How to ensure nursing care is culturally appropriate
Opinion Previous     Next

How to ensure nursing care is culturally appropriate

It is important nurses appreciate the factors that shape individuals’ and families’ needs and expectations

Culturally appropriate care is the provision of care that recognises a person’s identity, in terms of the groups to whisch they feel they belong, says Mark Johnson, emeritus professor of diversity in health and social care at the Mary Seacole Research Centre, De Montfort University in Leicester. This may be defined in terms such as the individual’s ethnic identity, religion or faith, migrant origins or ancestry, their diet, language and other aspects of culture that are important to them.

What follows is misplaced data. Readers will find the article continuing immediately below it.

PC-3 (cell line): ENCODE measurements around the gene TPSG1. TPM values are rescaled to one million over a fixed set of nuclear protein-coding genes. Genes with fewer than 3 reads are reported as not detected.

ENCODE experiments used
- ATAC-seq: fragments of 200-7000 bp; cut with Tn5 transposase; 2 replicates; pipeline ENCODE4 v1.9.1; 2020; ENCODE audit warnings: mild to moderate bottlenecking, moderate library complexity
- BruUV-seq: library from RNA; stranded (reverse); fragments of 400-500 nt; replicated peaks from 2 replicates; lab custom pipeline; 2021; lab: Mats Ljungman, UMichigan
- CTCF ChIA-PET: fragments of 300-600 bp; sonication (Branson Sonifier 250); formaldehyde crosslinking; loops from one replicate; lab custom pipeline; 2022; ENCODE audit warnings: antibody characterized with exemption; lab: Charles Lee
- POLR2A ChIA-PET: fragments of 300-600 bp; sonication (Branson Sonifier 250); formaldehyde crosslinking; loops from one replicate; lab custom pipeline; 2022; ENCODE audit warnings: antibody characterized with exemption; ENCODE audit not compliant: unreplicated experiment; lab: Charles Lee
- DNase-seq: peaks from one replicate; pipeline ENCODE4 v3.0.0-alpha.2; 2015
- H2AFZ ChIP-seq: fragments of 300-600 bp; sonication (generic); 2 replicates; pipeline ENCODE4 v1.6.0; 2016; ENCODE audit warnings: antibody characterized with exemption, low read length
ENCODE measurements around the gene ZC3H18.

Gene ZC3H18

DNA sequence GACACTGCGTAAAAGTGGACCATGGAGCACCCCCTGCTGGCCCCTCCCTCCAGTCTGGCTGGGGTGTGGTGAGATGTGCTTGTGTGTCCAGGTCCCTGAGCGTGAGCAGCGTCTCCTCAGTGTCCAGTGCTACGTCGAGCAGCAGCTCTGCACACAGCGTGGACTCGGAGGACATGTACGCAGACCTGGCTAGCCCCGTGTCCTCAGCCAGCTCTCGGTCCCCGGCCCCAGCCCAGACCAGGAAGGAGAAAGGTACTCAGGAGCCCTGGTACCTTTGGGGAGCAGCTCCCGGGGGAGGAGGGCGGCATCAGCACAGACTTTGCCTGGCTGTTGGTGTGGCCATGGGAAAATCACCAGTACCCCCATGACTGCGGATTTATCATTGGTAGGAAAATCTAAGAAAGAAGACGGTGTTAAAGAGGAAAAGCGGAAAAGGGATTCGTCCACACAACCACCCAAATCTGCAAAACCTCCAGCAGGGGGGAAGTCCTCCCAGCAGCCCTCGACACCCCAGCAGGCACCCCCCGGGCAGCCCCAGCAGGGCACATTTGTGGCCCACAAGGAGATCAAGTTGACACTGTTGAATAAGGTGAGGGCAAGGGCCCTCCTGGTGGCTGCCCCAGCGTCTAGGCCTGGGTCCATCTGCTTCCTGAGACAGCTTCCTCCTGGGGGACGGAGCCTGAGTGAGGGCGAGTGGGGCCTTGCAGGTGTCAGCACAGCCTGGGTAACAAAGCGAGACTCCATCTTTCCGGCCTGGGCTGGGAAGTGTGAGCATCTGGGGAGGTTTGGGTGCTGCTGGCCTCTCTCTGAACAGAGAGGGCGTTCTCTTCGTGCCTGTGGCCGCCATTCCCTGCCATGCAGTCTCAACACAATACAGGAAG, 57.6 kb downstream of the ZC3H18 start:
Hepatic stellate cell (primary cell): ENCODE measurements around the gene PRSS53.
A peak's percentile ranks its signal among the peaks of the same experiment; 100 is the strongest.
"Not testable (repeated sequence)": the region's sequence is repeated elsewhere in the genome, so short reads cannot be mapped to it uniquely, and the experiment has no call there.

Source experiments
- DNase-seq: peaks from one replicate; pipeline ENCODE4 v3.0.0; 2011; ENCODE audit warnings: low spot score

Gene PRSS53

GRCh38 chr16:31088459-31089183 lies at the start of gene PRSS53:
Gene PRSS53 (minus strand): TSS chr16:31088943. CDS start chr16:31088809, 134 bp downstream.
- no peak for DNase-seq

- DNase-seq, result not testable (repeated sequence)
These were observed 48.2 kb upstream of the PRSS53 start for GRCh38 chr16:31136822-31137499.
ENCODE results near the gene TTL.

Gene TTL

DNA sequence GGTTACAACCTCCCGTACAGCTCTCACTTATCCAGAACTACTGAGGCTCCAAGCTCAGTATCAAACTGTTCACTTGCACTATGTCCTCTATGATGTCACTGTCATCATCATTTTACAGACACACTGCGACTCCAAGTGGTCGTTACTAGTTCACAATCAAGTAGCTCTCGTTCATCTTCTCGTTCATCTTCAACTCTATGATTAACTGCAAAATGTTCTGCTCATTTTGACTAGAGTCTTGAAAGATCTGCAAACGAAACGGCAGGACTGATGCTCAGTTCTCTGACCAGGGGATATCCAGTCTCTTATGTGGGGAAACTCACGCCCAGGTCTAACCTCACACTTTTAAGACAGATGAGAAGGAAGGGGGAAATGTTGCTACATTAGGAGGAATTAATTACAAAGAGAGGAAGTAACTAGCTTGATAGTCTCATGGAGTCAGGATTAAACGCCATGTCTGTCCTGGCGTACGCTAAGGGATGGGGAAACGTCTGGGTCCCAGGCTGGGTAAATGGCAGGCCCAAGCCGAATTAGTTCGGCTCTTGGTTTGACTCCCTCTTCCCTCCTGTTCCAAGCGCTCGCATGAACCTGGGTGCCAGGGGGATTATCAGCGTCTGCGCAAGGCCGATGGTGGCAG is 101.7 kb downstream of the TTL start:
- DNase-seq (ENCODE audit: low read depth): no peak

Cancer Nursing Practice. 20, 5, 14-15. doi: 10.7748/cnp.20.5.14.s8

Want to read more?

Already subscribed? Log in


Unlock full access to RCNi Plus today

Save over 50% on your first 3 months

Your subscription package includes:
  • Unlimited online access to all 10 RCNi Journals and their archives
  • Customisable dashboard featuring 200+ topics
  • RCNi Learning featuring 180+ RCN accredited learning modules
  • RCNi Portfolio to build evidence for revalidation
  • Personalised newsletters tailored to your interests
RCN student member? Try Nursing Standard Student

Alternatively, you can purchase access to this article for the next seven days. Buy now